Bottom line is you don't trust him and probably never will so if you stay with him you will spend your life checking up on him until you find what you are looking for. It will destroy you eventually.

dequoisagitil Fri 18-Jan-13 11:20:40

I think you would be mad to buy a house with him, feeling like this. Your gut is telling you no, and you have to listen to it.

Living together is 'ok' - but you're driving yourself crazy checking up on him. This is no way to live.

More commitment will not make everything work or give you the feeling of security & trust - it'll just mean you're more enmeshed.

I think your relationship is dead, it's just hasn't stopped walking yet. Shoot it through the head.

JustFabulous Fri 18-Jan-13 11:22:49

I would be interested in his answer if you asked him how talking intimately to another woman proves he loves you hmm.

I would dump him no question.

JustFabulous Fri 18-Jan-13 11:25:18

A relationship should be lovely, calm, happiness inducing and not be such hard work.

Why tie yourself to this prick?

There are other men in the world.

Learn to listen to yourself instead of settling for this dickhead because you don't want to be alone.

Why "aren't^ you listening to your instincts?

izzyizin Fri 18-Jan-13 11:27:22

5 months into it, your relationship with this man was blown and that was the time you should have dumped the fucker ended all contact with him.

You would be insane to commit yourself to buying a house with him or to think that the lack of trust you have in him is somehow going to disappear 'if only'.

You've given it a trial and it's not worked out. Send him on his way and don't listen to any pleas from him to change your mind.

Always trust your gut feelings honey; they're screaming at you now for a reason and that reason is he's a proven liar who won't be changing his ways anytime in this life.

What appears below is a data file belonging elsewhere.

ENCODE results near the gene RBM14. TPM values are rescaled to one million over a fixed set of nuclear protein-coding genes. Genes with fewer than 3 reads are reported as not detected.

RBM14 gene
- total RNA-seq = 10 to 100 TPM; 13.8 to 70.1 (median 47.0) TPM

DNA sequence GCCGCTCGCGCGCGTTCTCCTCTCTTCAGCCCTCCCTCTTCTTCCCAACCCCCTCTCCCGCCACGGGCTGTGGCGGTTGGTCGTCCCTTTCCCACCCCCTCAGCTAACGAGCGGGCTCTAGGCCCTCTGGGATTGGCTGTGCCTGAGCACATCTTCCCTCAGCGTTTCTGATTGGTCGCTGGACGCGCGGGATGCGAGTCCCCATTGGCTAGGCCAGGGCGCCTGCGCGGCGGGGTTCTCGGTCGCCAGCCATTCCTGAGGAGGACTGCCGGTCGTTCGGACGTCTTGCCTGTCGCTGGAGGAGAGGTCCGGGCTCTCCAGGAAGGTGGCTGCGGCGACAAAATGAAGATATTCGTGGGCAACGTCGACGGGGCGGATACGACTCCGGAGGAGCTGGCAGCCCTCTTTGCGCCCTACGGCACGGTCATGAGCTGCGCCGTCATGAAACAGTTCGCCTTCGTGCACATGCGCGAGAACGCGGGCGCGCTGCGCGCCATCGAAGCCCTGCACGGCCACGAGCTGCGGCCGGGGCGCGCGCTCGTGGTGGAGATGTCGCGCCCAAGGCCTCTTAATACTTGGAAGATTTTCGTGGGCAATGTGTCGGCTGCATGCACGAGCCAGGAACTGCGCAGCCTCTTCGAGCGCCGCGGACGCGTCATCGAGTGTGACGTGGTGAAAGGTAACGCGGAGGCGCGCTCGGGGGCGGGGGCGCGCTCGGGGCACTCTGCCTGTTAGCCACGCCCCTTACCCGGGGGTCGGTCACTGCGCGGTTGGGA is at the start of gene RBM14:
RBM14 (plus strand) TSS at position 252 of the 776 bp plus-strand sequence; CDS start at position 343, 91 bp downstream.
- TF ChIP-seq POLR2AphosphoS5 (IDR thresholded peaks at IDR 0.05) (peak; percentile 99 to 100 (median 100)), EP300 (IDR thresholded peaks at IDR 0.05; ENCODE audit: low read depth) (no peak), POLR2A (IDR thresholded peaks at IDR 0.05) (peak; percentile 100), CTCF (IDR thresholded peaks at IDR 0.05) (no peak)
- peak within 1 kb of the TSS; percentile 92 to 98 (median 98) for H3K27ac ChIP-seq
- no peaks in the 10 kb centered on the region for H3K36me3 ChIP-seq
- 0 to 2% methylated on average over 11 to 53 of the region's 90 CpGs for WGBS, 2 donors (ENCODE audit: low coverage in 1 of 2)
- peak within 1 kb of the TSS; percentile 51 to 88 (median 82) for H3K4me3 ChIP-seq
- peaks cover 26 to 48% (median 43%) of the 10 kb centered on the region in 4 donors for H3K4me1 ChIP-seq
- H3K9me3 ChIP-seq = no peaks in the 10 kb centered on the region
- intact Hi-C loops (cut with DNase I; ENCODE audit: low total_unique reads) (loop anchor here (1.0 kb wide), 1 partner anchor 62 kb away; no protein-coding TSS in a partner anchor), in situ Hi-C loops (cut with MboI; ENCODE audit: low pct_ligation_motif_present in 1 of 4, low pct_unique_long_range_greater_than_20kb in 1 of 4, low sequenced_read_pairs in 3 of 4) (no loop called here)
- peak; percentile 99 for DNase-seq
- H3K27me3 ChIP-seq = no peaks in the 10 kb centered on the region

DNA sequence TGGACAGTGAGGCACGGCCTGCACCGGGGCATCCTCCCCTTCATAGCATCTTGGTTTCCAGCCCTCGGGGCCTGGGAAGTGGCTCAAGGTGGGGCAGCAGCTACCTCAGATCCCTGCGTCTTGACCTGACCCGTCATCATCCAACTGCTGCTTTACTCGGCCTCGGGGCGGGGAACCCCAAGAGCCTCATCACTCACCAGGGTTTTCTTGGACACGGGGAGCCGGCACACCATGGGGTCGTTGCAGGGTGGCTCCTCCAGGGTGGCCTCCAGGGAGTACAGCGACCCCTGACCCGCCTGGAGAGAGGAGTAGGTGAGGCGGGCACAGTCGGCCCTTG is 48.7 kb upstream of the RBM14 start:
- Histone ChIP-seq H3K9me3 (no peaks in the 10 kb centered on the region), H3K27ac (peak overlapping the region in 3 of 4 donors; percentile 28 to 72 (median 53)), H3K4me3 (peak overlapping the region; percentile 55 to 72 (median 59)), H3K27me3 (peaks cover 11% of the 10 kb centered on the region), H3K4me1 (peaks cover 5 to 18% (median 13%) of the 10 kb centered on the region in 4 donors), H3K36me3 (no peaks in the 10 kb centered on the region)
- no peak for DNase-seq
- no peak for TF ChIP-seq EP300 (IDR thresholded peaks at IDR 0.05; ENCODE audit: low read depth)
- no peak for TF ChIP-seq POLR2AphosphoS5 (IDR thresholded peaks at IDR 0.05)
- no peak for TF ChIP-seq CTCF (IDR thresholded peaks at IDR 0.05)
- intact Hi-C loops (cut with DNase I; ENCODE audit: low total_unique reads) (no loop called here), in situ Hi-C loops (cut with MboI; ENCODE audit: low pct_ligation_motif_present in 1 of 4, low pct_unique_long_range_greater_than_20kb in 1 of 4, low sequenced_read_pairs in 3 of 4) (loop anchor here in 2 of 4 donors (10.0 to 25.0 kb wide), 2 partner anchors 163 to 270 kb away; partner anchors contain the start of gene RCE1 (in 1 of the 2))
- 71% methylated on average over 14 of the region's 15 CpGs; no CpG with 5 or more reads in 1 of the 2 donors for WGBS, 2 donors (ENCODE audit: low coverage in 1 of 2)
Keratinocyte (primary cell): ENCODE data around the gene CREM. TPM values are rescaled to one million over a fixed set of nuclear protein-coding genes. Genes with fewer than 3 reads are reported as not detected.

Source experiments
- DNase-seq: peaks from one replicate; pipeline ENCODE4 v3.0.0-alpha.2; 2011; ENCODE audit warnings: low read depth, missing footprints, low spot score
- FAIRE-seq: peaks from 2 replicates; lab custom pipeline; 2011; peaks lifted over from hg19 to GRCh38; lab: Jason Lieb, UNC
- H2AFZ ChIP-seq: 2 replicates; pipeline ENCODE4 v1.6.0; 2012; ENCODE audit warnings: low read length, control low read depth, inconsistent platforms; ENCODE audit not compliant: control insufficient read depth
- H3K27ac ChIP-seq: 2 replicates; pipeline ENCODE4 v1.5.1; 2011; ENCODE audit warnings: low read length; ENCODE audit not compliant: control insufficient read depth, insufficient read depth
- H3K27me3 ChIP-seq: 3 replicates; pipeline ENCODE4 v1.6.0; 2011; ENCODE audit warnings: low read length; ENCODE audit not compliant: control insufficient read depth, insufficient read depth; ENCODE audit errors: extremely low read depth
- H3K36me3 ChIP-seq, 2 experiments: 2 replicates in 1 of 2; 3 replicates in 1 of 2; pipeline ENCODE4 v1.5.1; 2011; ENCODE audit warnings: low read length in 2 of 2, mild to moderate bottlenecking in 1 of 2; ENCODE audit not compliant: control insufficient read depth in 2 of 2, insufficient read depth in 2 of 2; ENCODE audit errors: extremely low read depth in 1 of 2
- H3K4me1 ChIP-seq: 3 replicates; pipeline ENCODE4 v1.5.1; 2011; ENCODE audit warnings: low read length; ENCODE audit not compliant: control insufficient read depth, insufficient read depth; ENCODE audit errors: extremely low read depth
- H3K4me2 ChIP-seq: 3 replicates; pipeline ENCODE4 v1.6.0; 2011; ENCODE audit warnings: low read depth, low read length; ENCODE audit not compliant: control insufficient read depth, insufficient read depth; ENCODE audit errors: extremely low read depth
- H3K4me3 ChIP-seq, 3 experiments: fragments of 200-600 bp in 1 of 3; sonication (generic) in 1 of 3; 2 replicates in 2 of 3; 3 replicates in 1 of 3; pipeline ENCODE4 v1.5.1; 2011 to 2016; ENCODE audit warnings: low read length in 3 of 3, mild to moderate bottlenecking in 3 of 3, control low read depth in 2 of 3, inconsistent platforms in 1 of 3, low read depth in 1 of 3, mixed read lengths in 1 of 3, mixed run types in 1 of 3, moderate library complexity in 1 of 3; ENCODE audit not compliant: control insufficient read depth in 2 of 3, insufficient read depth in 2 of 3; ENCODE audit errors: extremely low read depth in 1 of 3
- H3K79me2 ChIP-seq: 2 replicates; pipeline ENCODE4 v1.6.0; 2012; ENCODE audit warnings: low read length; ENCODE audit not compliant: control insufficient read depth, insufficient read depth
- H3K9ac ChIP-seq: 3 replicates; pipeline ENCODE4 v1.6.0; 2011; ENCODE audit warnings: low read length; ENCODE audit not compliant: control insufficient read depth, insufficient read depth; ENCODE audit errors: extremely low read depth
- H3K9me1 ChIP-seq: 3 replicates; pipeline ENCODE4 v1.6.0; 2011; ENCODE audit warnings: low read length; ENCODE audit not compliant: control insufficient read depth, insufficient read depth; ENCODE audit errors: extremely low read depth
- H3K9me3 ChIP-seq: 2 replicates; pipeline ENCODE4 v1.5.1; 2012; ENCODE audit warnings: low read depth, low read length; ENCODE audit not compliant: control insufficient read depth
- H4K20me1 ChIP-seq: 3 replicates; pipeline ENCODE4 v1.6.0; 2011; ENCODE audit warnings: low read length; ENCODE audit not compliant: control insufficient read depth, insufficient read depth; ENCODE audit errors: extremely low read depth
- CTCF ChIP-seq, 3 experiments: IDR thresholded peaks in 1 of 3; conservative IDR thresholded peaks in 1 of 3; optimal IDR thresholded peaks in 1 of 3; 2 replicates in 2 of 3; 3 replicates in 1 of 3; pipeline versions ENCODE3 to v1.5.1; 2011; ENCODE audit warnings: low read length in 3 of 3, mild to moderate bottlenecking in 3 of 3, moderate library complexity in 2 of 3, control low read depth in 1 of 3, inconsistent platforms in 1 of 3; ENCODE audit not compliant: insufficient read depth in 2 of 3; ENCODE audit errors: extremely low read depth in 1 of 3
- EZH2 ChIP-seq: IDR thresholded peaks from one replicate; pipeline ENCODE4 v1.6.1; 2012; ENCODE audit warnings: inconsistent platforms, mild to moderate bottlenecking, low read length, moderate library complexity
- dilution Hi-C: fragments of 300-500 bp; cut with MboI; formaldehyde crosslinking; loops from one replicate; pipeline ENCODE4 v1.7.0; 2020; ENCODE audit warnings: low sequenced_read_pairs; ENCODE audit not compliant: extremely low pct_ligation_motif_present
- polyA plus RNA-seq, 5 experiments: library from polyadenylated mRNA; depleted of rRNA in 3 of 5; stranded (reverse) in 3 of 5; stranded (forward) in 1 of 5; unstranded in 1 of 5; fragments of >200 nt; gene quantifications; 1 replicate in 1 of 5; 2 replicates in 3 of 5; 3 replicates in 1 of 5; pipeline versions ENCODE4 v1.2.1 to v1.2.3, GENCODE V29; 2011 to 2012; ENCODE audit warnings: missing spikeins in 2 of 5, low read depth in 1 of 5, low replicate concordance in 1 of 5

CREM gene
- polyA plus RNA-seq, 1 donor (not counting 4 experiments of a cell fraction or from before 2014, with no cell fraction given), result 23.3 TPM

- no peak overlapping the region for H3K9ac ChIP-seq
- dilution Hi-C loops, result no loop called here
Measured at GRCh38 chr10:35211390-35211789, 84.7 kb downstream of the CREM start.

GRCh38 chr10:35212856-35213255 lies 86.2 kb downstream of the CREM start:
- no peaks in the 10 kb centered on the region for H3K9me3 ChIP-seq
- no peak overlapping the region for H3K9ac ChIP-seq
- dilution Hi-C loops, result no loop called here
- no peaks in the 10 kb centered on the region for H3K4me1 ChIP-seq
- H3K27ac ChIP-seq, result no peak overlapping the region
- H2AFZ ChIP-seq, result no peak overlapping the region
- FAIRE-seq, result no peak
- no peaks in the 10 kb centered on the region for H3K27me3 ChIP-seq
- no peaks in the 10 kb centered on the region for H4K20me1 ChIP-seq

pictish Fri 18-Jan-13 11:29:02


You know he was holding out for a better offer. You're not stupid.

He contacted other women to prove to himself how much he loved you?? What sort of bullshit is that? The sort of bullshit you are having difficulty swallowing, because you know it's a lie. And it's an outrageous, insulting lie at that - he must think you're desperate if he saw fit to pedal that one out, and have you accept it.

Your relationship will not recover, because you know the truth.

Have some self respect and put him where you know he should be...out the door!

LesBOFerables Fri 18-Jan-13 11:32:58

No. No way. Look at the other thread active at the moment. That's you, that is, if you carry this on.

LesBOFerables Fri 18-Jan-13 11:37:27

This thread. Horrible situation to be in. But the warning signs were there. Are you going to ignore them too?

ChippingInNeedsSleepAndCoffee Fri 18-Jan-13 11:40:43

You would be mad to buy a house with him.

I know it's hard when you love them (or think you do) but honestly, a guy who is (or is trying to) cheat on you a few months into a relationship is not the guy you want to be with. Life's hard enough without this kind of crap.

It will be hard to do I know, but do yourself the biggest favour of your life and GET OUT.

WhereYouLeftIt Fri 18-Jan-13 12:00:18